Lipit, on his 21st birthday, had two hits and 3 RBIs to pace UF’s offense, including a two-RBI single during a four-run eighth that broke the game open. With Florida holding a 2-1 lead, Jonathan India doubled to lead off the eighth and scored when center fielder Nick Horvath was hit by a pitch with the bases loaded.
Liput then lined a single to left to extend UF’s lead to 5-1 and the Gators tacked on one more run on a sacrifice fly from first baseman JJ Schwarz.
Freshman starter Tyler Dyson worked six innings to get the win, before giving way to sophomore righty closer Michael Byrne after allowing an infield single to lead off the seventh. Byrne surrendered an RBI double to Josh Smith, cutting UF’s lead to 2-1.
Twice, Florida was able to work out of first-and-third, none-out jams in the seventh and eighth inning to preserve the lead. The Gators caught the benefit of a controversial call in the seventh. Florida appeared ready to concede the tying run when catcher Michael Papierski grounded into a 4-6-3 double play. But Smith was forced to return to third base when LSU’s Jake Slaughter was called for baserunner interference for failing to attempt to slide into second base. Byrne then got designated hitter Beau Jordan to line out to center to end the inning.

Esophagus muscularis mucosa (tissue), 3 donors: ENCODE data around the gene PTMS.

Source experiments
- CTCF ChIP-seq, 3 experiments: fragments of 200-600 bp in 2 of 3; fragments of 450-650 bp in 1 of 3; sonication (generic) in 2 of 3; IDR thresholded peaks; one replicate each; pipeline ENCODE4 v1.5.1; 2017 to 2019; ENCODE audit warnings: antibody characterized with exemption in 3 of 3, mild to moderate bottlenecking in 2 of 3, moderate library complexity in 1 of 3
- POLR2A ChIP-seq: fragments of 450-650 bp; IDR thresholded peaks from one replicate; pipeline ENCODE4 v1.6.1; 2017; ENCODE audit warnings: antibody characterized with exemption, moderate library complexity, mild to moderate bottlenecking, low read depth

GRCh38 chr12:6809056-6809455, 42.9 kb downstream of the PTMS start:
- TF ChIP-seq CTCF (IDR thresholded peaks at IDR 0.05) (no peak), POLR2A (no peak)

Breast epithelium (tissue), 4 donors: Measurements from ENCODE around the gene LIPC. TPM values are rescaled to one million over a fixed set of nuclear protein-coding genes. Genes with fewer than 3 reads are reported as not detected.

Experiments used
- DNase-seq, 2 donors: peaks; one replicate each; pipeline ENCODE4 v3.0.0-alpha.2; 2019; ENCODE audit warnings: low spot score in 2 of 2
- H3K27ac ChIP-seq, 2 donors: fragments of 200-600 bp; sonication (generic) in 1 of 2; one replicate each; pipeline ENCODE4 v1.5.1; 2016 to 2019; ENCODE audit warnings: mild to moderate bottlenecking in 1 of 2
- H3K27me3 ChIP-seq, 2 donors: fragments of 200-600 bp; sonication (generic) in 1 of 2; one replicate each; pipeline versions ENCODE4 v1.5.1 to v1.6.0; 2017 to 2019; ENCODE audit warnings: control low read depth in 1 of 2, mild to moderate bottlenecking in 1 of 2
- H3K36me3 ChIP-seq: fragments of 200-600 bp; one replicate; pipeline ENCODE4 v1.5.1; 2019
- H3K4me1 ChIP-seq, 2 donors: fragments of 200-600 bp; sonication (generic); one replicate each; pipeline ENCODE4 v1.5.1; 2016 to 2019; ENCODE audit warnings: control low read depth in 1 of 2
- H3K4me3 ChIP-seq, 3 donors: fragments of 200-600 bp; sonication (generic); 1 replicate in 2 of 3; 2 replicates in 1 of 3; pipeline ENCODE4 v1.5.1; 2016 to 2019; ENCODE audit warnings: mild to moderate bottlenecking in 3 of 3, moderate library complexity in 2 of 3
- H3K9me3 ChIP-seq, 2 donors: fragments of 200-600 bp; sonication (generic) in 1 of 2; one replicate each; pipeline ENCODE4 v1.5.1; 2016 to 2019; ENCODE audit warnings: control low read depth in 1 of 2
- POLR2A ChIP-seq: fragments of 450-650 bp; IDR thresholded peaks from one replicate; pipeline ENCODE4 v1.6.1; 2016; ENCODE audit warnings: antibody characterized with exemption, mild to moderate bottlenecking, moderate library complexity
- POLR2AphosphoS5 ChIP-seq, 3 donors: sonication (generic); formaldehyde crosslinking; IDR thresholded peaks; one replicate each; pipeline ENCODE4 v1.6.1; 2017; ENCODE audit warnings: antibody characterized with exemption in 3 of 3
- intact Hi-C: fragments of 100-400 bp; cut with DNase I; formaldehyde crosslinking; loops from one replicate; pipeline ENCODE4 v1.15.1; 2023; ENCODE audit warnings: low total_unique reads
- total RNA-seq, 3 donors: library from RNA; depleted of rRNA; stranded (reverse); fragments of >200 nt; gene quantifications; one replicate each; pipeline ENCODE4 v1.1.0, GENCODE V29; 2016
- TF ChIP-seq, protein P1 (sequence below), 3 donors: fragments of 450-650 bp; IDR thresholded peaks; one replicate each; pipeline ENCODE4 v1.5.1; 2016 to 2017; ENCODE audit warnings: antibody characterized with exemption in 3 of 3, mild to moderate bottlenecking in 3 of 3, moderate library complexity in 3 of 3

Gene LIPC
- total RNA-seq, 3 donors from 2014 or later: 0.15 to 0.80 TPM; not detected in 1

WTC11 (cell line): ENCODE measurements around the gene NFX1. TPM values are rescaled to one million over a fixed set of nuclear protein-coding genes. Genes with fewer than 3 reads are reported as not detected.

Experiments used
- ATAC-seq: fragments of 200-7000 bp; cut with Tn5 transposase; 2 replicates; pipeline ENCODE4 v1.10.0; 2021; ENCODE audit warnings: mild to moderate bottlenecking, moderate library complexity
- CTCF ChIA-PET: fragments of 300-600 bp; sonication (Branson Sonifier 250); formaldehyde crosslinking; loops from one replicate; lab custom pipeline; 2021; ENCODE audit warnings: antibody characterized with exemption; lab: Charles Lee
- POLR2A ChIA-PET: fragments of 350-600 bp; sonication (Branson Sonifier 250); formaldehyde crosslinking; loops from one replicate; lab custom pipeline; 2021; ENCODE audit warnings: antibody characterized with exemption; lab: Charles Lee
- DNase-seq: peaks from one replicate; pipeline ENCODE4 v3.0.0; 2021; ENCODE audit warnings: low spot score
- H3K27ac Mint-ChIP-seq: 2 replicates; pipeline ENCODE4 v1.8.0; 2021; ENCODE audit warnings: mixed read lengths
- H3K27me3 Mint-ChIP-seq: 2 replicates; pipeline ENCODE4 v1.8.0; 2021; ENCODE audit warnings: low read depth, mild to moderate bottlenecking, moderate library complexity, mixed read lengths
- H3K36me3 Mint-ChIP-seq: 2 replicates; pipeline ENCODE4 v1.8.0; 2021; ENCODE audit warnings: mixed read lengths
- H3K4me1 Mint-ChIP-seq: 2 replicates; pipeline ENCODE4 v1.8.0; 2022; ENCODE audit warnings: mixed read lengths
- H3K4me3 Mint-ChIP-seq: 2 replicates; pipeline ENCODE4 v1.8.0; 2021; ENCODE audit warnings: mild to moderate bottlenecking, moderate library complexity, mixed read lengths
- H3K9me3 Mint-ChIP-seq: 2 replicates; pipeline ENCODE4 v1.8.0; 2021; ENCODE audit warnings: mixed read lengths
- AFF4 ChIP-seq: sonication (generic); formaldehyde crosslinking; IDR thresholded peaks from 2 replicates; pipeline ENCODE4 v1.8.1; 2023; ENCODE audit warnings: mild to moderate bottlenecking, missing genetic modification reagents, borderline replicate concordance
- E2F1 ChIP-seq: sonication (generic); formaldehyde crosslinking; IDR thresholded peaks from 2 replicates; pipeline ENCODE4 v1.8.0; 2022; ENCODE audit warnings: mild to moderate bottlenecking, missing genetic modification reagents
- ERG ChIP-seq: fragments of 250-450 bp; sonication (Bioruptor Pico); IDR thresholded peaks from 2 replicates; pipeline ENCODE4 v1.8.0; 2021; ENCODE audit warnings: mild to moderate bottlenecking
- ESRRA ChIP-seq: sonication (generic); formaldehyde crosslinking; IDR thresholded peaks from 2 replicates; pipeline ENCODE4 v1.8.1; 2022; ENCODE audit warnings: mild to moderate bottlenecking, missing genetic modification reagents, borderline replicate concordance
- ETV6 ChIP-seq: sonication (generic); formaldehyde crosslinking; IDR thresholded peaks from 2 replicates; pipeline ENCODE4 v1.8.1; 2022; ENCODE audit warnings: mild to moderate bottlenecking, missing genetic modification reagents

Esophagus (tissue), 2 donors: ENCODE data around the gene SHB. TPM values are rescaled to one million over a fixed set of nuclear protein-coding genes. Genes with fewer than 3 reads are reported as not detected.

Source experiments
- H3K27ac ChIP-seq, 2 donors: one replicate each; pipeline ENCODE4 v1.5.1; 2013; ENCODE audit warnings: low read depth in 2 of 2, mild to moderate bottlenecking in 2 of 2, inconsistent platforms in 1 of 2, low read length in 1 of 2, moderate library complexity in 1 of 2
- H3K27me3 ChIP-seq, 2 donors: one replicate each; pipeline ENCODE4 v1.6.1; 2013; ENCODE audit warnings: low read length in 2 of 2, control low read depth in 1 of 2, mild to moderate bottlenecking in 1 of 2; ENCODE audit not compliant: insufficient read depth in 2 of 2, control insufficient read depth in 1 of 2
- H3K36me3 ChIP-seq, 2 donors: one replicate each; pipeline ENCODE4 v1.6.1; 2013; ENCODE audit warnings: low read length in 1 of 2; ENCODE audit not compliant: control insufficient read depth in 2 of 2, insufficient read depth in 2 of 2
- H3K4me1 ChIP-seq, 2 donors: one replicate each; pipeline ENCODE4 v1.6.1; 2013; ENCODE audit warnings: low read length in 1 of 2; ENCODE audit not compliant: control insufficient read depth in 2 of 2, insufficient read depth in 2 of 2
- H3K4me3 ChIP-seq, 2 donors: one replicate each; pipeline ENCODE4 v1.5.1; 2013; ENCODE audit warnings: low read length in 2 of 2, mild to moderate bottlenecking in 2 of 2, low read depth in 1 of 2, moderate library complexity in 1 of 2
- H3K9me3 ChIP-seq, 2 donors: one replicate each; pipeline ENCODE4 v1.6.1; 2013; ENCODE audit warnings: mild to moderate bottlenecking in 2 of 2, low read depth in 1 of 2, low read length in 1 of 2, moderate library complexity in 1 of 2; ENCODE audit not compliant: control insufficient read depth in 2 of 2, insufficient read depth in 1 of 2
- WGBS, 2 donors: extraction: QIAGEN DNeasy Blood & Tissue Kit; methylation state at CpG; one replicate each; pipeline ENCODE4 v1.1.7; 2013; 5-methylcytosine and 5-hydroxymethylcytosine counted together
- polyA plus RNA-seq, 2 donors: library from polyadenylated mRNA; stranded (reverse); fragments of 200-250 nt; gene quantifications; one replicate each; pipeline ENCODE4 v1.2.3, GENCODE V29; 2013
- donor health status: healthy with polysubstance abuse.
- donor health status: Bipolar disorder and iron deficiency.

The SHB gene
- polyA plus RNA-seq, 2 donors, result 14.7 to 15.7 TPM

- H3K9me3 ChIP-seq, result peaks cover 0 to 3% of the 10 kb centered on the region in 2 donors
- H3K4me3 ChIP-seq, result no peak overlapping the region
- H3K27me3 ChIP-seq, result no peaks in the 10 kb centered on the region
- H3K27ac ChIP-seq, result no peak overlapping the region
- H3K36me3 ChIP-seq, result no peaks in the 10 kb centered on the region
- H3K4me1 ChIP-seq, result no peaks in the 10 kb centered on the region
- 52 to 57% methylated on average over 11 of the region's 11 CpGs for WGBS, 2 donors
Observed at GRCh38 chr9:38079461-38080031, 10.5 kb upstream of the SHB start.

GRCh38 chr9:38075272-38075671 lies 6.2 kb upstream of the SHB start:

“From my vantage point, when the play happened, I didn’t think there was anything wrong,” LSU coach Paul Mainieri said. “It was a slow developing double play and there was some contact there.”
In the eighth, LSU had runners on first and third and none out after Kramer Robertson singled, moved to second on a wild pitch and moved to third on a bunt single by Cole Freeman. Byrne struck out Antoine Duplantis to get the first out of the inning, then was lifted for Jackson Kowar. Greg Deichmann then followed with a sharp grounder to first that Schwarz fielded and cut down Robertson at home for the second out. Zach Watson then lined out.
Florida took advantage of some LSU defensive miscues early behind LSU starter Jared Poche’. Liput led off the game reaching on an error by LSU first baseman Nick Coomes. Guthrie followed with a single, then Schwarz lined an RBI single to left to give Florida an early 1-0 lead.
The Gators tacked on a run in the second inning. Horvath singled with two outs, but appeared to be picked at first by Poche’. But Coomes dropped the throw from Poche’, which allowed Horvath to take second easily. Liput then followed with an RBI single up the middle, putting the Gators up 2-0.
“Going into today’s game, we saw the wind blowing in,” Liput said. “We all knew the longball really wasn’t going to come into play, so we knew we had to shorten up our swings and put the ball on the ground there or on the line and hope for the best.”
Florida had Poche’ on the ropes in the third, but failed to break the game open. The Gators loaded the bases with one, but Ryan Larson struck out and Horvath popped out to short to end the inning.
The Gators left seven runners on base in the first three innings, including five in scoring position. But those missed opportunities early didn’t come back to haunt them.
“They earned it,” Mainieri said. “They beat us twice. They’re a very deserving national champion.”
Contact Kevin Brockway at 352-374-5054 or kevin.brockway@gvillesun.com. Also check out Brockway’s blog at Gatorsports.com.